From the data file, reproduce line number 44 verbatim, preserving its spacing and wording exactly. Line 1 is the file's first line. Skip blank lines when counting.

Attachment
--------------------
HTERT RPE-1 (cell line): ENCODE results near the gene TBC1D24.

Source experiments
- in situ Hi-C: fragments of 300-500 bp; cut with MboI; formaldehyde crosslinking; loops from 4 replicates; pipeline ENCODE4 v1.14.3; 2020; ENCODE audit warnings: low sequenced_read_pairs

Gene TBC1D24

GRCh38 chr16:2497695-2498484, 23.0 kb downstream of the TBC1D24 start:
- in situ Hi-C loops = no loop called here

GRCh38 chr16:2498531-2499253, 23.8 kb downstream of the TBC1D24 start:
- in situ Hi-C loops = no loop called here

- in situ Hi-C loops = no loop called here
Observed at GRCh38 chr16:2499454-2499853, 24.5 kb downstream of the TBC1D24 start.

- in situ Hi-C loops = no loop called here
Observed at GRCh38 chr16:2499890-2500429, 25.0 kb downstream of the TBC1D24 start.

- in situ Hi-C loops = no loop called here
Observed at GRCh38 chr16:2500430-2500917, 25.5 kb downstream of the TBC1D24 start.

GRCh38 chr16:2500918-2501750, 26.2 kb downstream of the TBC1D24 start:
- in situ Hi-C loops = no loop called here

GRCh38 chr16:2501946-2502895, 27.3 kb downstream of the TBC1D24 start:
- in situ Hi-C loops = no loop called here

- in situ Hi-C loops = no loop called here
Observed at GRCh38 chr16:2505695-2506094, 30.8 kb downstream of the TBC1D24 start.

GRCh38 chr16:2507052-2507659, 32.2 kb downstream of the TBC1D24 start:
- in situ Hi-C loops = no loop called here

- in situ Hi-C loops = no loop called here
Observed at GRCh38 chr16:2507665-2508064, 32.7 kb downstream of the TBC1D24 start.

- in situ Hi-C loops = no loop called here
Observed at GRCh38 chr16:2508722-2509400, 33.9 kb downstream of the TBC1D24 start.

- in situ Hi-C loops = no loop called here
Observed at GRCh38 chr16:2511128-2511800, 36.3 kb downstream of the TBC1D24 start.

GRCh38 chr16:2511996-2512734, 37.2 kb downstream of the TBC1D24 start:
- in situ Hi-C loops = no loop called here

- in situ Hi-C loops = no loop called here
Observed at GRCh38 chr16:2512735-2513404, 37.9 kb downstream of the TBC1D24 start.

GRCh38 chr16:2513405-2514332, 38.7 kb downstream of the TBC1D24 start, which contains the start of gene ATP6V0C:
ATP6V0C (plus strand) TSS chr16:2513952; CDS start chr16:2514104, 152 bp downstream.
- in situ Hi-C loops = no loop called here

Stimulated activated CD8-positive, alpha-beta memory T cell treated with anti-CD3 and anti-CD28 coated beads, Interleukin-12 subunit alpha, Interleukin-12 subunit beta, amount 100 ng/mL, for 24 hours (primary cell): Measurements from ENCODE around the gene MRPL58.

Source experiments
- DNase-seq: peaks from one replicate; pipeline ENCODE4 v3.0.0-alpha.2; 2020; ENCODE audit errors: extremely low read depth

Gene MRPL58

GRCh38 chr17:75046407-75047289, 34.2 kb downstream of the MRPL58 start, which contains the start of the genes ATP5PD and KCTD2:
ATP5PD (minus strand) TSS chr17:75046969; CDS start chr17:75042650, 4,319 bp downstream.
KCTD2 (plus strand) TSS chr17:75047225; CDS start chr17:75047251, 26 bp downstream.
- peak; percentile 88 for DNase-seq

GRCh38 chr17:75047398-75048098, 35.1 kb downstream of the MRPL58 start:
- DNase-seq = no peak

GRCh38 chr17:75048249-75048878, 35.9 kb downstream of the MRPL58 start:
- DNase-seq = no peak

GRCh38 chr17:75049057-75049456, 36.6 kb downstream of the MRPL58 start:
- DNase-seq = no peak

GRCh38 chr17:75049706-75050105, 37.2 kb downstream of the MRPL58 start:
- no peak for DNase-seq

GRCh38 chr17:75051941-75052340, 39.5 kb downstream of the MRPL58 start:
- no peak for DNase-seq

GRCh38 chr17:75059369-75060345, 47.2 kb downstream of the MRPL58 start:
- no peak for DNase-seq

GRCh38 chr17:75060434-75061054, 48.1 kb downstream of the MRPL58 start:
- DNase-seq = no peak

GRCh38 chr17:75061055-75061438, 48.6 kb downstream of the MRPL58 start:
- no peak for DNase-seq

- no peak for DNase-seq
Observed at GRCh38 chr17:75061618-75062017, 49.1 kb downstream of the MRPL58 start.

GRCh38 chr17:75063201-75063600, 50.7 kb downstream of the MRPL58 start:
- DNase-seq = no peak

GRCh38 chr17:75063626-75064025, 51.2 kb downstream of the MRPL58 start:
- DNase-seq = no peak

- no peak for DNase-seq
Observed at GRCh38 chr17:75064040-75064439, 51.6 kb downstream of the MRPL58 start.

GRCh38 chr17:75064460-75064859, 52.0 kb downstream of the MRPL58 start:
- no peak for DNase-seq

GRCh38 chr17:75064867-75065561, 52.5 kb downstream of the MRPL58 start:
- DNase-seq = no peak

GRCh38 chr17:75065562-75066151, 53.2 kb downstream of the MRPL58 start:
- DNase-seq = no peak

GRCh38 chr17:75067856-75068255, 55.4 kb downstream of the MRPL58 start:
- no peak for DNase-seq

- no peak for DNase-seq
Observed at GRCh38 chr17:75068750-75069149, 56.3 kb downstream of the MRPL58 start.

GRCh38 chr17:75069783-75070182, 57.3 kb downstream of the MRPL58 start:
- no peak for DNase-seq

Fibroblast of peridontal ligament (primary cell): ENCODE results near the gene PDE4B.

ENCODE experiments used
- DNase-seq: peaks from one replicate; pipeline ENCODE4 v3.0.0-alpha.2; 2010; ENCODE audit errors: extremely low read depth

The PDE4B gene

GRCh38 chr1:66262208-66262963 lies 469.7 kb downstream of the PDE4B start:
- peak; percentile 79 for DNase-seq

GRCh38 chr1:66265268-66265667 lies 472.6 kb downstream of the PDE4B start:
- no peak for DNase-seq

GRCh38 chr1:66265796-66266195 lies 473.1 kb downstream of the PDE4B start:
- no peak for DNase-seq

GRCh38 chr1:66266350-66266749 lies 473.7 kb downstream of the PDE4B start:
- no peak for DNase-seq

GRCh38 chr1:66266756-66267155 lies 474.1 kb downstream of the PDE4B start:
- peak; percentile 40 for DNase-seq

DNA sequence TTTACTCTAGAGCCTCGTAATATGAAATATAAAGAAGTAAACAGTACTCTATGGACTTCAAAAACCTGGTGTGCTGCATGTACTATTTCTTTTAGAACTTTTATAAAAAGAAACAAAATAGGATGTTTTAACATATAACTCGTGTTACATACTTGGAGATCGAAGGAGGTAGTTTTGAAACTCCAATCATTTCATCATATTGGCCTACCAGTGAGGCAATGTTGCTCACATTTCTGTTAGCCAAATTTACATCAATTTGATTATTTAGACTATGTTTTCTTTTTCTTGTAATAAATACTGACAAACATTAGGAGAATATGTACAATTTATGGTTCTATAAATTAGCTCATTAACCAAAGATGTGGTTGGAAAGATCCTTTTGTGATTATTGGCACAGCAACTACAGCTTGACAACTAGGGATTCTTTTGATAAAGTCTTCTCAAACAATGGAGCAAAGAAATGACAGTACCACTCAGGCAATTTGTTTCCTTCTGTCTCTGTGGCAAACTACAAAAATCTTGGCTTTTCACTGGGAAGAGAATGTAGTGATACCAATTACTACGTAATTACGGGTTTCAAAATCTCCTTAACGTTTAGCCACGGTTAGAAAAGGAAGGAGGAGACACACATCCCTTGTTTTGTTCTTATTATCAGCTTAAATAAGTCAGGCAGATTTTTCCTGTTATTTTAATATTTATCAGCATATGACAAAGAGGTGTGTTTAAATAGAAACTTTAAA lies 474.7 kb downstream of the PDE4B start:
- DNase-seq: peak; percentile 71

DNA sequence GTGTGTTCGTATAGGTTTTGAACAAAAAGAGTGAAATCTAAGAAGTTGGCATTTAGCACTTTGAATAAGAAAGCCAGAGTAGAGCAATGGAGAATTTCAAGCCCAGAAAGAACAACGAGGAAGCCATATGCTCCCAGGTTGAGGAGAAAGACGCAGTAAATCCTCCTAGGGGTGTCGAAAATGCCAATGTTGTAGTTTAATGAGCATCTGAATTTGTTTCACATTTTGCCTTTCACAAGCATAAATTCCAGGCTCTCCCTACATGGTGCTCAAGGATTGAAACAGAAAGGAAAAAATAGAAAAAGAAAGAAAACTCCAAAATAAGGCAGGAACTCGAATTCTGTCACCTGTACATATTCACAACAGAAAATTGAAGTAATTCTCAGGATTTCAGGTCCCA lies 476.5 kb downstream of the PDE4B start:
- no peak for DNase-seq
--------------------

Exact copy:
GRCh38 chr17:75047398-75048098, 35.1 kb downstream of the MRPL58 start: